Now, as we know, Amazon are a huge global internet supplier, not just of books but for pretty much anything. If they were a High Street (or Main Street if you prefer) outlet they would be present not just in very High Street in Europe and North American, they would be present in villages in the middle of Borneo that no outsider has ever seen. That’s how big they are.

    So, you would think that they would have simple processes in place for the resolution of issues. You would be wrong to think that.

    Several of the authors we represent used to publish through another small publisher. I’ll call them Fabulous Publishing for the sake of anonymity. A couple of years ago the owner of Fabulous Publishing decided he didn’t want to be a publisher anymore and closed his company down. As part of the close-down, Fabulous Publishing unpublished all the titles they had listed on Amazon (and on other etail sites).

    Fabulous Publishing also returned the publishing rights for the titles to the authors, so they could go elsewhere to be published, if they wished.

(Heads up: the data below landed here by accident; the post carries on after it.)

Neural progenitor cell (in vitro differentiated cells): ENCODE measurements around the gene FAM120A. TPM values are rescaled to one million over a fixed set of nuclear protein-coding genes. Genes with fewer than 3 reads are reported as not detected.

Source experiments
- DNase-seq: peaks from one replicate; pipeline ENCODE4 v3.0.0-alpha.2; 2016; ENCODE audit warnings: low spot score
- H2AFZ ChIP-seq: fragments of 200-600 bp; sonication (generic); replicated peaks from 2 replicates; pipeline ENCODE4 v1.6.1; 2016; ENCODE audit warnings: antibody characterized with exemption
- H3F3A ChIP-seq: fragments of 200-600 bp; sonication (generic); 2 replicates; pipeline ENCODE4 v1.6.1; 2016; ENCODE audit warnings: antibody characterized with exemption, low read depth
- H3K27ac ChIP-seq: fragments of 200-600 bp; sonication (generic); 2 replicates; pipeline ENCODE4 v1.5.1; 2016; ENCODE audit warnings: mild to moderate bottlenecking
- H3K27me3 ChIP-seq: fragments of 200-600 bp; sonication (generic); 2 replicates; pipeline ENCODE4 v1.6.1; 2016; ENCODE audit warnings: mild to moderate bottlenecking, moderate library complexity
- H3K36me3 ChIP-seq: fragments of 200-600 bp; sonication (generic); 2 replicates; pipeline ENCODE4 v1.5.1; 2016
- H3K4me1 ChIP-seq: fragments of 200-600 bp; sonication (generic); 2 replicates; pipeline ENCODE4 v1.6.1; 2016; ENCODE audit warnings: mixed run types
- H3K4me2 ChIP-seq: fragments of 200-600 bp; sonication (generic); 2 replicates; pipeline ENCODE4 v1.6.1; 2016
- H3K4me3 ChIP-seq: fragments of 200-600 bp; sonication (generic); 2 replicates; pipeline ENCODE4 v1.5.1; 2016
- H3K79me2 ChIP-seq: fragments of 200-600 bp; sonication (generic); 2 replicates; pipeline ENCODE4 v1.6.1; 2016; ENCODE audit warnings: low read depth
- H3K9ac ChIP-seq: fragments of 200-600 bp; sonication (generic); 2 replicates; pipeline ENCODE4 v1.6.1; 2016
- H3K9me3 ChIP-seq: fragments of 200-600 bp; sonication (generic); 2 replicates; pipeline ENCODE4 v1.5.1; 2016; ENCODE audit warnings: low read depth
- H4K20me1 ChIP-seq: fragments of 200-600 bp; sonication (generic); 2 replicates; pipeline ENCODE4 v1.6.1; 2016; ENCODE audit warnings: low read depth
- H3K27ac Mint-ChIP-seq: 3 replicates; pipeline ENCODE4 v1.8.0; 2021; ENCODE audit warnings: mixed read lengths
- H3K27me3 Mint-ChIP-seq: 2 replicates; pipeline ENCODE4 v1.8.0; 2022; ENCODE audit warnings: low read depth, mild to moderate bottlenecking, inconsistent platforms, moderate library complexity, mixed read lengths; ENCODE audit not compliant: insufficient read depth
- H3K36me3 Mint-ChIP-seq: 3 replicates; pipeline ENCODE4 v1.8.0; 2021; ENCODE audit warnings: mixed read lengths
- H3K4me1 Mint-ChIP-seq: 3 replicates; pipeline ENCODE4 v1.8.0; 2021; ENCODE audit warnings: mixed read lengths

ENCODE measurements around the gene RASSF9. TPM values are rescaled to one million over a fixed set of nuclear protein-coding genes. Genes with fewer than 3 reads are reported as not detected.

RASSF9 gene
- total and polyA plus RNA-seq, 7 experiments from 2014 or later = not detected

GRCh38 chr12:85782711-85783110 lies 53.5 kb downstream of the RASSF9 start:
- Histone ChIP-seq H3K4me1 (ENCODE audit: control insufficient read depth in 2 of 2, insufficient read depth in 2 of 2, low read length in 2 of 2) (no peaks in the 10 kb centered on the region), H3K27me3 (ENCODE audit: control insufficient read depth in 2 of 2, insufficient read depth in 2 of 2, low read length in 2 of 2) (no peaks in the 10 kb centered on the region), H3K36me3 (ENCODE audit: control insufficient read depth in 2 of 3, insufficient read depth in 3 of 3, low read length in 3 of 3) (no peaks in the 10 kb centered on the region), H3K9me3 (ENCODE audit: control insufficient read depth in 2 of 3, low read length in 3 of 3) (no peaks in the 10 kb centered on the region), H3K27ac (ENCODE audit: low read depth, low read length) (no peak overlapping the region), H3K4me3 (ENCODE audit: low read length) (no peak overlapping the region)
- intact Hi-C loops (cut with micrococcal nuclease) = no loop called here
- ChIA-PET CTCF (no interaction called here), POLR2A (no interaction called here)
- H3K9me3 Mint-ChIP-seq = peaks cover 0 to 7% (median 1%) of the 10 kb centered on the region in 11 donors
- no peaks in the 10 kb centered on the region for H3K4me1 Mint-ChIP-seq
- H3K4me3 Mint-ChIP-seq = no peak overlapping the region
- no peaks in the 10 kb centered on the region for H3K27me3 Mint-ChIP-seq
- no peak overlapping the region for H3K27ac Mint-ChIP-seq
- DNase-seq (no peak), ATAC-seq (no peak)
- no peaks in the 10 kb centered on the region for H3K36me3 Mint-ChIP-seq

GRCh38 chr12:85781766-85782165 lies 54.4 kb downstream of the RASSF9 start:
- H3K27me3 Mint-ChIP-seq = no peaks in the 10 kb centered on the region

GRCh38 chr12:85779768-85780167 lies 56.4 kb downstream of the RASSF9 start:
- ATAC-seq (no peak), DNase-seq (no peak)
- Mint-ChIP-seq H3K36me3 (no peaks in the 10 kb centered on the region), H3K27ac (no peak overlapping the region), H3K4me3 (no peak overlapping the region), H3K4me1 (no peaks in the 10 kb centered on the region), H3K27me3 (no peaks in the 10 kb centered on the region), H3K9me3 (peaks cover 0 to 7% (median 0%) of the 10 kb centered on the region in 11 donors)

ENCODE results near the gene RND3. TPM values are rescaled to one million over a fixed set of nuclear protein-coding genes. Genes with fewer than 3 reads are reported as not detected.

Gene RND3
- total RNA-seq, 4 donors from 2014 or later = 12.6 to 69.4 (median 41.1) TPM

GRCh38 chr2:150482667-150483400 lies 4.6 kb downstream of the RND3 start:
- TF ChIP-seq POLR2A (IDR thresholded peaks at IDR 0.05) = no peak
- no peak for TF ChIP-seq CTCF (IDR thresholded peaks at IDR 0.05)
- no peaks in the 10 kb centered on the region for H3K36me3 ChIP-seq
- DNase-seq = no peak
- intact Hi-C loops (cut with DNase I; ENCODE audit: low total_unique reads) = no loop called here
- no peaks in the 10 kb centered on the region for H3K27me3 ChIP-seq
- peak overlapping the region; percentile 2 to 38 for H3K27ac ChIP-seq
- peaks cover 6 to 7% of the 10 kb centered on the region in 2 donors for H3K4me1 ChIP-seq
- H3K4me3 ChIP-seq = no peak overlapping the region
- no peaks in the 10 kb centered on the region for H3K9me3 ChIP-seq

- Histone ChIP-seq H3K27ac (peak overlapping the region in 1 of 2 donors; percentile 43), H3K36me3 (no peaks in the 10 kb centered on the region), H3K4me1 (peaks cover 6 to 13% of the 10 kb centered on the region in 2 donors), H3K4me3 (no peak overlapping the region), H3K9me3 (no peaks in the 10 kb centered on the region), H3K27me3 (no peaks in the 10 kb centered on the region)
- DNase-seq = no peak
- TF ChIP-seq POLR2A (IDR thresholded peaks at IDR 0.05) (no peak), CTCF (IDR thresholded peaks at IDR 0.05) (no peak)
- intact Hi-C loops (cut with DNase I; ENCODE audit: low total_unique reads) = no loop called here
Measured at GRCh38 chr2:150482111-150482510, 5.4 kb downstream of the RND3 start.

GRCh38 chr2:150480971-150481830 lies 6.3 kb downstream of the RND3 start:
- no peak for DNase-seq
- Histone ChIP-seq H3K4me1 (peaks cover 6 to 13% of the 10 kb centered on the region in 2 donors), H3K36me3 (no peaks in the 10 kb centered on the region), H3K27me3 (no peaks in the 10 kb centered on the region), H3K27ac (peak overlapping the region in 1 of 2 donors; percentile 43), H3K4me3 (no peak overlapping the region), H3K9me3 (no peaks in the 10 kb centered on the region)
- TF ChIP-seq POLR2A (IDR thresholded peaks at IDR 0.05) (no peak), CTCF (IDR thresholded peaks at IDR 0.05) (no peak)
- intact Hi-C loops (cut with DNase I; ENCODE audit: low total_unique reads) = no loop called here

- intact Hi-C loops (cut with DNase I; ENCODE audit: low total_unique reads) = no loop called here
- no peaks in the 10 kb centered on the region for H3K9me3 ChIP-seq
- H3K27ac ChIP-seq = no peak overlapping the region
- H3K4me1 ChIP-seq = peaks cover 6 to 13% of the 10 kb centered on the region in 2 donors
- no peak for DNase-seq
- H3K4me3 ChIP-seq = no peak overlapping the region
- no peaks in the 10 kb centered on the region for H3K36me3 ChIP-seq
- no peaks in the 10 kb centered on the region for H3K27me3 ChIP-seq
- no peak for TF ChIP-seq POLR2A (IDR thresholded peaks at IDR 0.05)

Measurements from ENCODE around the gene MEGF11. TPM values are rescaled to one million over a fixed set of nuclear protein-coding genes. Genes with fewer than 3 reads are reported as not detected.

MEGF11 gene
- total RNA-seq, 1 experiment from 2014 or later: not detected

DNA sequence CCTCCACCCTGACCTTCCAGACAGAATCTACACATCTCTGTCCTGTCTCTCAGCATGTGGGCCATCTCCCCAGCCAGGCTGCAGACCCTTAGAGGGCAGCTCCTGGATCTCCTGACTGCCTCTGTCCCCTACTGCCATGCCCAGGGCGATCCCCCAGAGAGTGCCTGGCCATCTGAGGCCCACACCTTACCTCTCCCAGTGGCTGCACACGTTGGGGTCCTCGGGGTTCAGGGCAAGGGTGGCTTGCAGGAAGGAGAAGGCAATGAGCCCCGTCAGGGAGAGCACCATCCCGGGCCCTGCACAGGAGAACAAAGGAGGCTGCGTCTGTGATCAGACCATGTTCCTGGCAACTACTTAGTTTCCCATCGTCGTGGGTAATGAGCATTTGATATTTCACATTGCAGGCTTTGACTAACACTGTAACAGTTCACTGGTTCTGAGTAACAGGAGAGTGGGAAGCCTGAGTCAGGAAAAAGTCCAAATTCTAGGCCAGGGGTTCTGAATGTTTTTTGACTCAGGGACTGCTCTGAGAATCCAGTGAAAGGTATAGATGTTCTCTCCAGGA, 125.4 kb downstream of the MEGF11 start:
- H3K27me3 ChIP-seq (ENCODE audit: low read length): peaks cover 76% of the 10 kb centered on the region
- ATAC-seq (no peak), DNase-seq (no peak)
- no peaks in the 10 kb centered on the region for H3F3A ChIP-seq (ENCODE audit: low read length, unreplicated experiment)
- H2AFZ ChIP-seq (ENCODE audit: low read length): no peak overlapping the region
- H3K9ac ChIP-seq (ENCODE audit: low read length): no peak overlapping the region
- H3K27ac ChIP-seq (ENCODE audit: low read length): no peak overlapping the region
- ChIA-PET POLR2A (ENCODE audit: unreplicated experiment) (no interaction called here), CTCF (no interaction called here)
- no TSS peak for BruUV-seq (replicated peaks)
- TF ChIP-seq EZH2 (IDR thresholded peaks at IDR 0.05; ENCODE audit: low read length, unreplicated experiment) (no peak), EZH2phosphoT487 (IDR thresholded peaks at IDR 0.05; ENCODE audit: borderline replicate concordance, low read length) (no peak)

Some of those authors went to a publisher we’ll call Selfishgenie Publishing, because we don’t require anonymity. Yes, we signed them and published their books, both as ebooks and as paperbacks.

    But Fabulous Publishing used a third-party printer to print their paperbacks. We’ll call them Wonderful Printing. They are a big company; they know what they are doing. When Fabulous Publishing closed down, Wonderful Printing contacted Amazon and told them that the relevant titles were no longer available as paperbacks through them and asked Amazon to “de-list” them.

    You would think that would be the end of the matter – but if it was, you wouldn’t be reading this blog because I would have no story to tell.
    “And that is where we hit our first speed bump.”

    ?You will be familiar with Amazon Marketplace. This is where small traders sell goods using Amazon’s platform as their sales channel, for which Amazon receives a slice of the action. There’s nothing wrong with that, it makes good sense to “sweat the assets” as it’s known in business.

    But one of the things those small traders sometimes sell is second-hand books. And that is where we hit our first speed bump.